Thursday, December 25, 2014

The Fourteenth Goldfish by Jennifer Holm

Cover image for The fourteenth goldfish12-year-old Ellie lives with her mom who is a drama teacher.  Her dad is divorced from her mom, and is an actor.  Ellie, however doesn't have any interest in the stage.  One day her mother brings home a sulky teenage boy.  He seems familiar to Ellie, and she discovers he is her grandfather who is a scientist who has discovered a "fountain of youth" serum and tested it on himself.  He had been arrested trying to "break in" to his own lab and Ellie's mother had to take legal custody of him.  The rest of the book recounts Ellie's growing friendship with her grandfather, her discovery of her inner scientist, and their attempts, with the help of a new friend at school, to break into the grandfather's old lab and get the key ingredients to the youth serum.  Her grandfather hopes he can publish his findings and win the Nobel prize but as Ellie learns more about life and her family through interacting with her grandfather, she begins to wonder if the world is ready for perpetual youth. Ms Holm adds a lot of humor into her story.  The relationship of the grandfather with his daughter/now guardian is funny but also thought provoking.  The goldfish metaphor is a little heavy handed (you will have to read the book to know what I mean), but sometimes kids need things to be a little more obvious. Of course, this whole topic has been explored before.  I don't know if any book can compete with Tuck Everlasting on the topic of eternal youth. But you have to be pretty mature and philosophical to enjoy Tuck Everlasting, whereas this book, because of its more lighthearted treatment, is probably accessible to a wider range of audience. (195 p)

Tuesday, December 23, 2014

Rain Reign by Ann Martin

Cover image for Rain reignRose is a 5th grade girl who has been diagnosed with Asperger's Syndrome. She has an aid at school and an uncle that are very kind and patient with her fixation on rule keeping and homonyms, but her father gets frustrated that Rose is not "normal."  At home, her main comfort is her dog, Rain, which her father found in a storm and gave to his daughter.  When Hurricane Susan hits Rose's town, Rain comes up missing. Desperate to find her beloved dog, Rose begins an extensive and systematic search that leads to more questions, and answers, for the brave and sympathetic little girl.  This book is getting starred reviews everywhere and is probably a major contender for this year's Newbery award. I can see why critics like it.  It is the first good portrayal of a child with autism/aspergers from the child's point of view.  Rose is a very sympathetic character and all through the book the reader is hoping something nice will happen to her.  It rarely does.  I actually found the book difficult to read.  Her father is so harsh with her that it made me physically cringe.  I also found the hominyms fairly hard to get through.  I know that is the point.  Her father found them difficult to deal with as well and that was a source of much of their conflict, but also they slowed down the pace of the narrative.  If the book hadn't gotten such good reviews I probably would have given up on it 100 pages in. It would take a really specific kind of kid to enjoy this book. For most it will be the kind of book the teacher assigns them to read, and the kid hates. Parents should know that the book contains some harsh profanity.  I hope it won't win the Newbery, but I am afraid it will.(226 p)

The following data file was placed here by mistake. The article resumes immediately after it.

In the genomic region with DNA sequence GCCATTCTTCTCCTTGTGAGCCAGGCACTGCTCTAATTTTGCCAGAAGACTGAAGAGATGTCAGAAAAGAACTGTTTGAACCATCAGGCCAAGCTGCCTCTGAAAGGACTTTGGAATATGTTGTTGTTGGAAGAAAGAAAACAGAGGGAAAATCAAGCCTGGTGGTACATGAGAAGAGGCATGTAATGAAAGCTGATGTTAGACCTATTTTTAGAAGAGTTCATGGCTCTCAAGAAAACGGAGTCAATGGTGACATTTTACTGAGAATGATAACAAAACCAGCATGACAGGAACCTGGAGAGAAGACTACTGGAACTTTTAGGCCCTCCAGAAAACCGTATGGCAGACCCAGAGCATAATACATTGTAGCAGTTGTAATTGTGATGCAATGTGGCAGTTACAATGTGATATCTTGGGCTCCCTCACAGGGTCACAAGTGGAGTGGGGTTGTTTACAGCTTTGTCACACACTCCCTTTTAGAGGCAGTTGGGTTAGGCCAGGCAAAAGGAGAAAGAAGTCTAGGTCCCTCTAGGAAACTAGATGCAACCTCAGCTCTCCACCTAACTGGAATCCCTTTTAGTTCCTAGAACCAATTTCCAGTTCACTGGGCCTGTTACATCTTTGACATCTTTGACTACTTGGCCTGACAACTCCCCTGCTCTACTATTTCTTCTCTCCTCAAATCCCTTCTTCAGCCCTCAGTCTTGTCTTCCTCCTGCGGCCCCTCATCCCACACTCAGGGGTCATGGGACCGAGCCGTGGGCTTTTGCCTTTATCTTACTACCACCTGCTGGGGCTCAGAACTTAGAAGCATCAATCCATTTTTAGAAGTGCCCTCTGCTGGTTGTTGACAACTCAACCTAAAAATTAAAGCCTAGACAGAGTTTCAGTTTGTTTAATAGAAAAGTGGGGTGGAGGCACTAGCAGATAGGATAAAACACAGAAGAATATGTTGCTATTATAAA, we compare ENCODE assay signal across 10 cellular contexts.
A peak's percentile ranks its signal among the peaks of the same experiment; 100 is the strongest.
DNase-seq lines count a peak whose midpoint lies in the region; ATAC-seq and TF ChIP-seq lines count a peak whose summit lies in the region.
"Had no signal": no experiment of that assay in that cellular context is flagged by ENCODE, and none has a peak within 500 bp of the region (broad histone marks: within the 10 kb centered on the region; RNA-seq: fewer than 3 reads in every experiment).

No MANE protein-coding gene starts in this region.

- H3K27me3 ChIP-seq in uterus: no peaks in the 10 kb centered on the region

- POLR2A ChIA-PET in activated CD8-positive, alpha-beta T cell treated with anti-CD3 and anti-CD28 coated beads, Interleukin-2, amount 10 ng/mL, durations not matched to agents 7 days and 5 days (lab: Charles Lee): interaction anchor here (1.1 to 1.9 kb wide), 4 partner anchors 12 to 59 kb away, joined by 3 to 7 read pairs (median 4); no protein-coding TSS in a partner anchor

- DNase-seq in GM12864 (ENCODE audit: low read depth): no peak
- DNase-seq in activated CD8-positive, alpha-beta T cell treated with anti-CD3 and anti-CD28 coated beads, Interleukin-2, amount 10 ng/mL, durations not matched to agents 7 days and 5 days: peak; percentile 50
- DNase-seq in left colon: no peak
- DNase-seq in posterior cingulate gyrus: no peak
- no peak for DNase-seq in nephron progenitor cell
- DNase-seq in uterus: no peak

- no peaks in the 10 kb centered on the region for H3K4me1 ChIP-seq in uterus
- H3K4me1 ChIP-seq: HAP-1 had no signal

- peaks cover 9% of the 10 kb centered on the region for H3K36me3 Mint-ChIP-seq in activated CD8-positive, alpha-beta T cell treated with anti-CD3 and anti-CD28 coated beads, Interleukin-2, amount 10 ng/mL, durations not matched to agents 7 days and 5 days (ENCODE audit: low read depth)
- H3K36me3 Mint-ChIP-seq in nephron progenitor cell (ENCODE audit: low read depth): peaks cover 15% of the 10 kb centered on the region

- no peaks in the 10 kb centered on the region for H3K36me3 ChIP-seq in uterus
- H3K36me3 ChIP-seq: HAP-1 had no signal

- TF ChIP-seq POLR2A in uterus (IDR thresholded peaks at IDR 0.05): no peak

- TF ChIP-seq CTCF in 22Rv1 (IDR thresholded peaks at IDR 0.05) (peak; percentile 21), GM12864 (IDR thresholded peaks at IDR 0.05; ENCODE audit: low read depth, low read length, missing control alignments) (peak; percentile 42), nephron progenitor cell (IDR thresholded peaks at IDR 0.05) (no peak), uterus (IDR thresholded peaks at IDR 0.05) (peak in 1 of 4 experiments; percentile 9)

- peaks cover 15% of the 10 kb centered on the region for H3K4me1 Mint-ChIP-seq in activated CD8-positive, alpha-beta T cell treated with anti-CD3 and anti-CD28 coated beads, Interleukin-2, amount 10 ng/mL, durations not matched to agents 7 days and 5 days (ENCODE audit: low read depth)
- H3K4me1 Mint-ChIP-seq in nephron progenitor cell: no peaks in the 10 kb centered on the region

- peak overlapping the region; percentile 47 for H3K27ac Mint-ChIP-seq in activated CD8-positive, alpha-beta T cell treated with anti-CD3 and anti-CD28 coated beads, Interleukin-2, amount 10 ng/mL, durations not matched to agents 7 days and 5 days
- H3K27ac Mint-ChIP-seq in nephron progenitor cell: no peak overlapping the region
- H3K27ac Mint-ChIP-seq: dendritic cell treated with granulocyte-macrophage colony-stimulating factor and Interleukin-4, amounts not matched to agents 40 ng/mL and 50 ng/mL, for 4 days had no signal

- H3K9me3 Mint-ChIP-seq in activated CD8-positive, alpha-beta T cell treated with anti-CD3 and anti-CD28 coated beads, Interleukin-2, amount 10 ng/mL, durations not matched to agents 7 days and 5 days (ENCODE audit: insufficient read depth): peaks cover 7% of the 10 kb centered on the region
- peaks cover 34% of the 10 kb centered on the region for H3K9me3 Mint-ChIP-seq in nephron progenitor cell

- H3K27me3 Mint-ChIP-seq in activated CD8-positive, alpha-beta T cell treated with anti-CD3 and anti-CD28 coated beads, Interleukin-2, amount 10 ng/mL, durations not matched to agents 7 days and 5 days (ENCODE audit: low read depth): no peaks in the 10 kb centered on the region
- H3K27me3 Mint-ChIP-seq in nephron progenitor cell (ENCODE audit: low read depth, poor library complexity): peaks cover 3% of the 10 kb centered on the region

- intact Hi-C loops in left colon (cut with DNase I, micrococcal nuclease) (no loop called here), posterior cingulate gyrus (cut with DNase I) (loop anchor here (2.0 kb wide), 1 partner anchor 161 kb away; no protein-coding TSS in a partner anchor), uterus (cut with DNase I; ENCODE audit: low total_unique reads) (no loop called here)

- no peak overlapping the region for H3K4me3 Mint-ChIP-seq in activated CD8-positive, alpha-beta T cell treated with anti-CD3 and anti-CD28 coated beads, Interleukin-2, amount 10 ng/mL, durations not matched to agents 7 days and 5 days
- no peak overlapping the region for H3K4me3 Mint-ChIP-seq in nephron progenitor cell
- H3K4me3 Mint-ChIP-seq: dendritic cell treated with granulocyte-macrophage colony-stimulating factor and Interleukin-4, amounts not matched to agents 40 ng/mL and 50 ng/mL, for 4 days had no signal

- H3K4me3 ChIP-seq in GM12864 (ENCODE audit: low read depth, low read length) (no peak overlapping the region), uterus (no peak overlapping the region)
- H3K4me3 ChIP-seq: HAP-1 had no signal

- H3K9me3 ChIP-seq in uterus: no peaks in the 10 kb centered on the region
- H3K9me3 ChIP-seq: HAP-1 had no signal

George Washington Plants a Nation by Peggy Thomas

Cover image for Farmer George plants a nationMost biographies of George Washington spend a lot of time talking about his role as a military general, or as the first president of the United States.  This picture book biography mentions those things, but focuses on George Washington as a successful farmer. Washington inherited Mt Vernon when his half-brother died in 1752.  Under his careful and intelligent management, the productivity of the farm increased significantly.  Washington experimented with crop rotation, and developed several innovations like an indoor threshing house. Thomas includes a discussion of Washington's relationship with his slaves and finishes off the book with a timeline and resources sections.  Although not as engaging as George Washington, Spymaster, it gives another valuable perspective on a complex historical character. (40 p)

The Great Trouble by Deborah Hopkinson

Cover image for The Great Trouble : a mystery of London, the blue death, and a boy called Eel
Eel is a homeless orphan in London, 1854 who works odd jobs to support himself and his little brother.  All the while he must avoid his evil stepfather who wants to turn him and his little brother into beggars and burglars. When cholera strikes in his neighborhood he is enlisted by the famous doctor, John Snow, in a desperate effort to find the cause of the epidemic.  This historical fiction is based on an actual outbreak of cholera that lead to the discovery of how the disease is transmitted.  This book was an OK historical fiction, but came across a little didactic. Dr. Snow spends a good deal of time teaching Eel--and through him, the reader--the method of scientific research. That said, Eel is a likeable character, as are several of the other characters in the book. A lengthy note at the end of the book explains which characters and events are fictional, and which are based on actual people involved in the historical event.  I couldn't help looking up John Snow on my family history to see if there was any relation, but no.(249 p)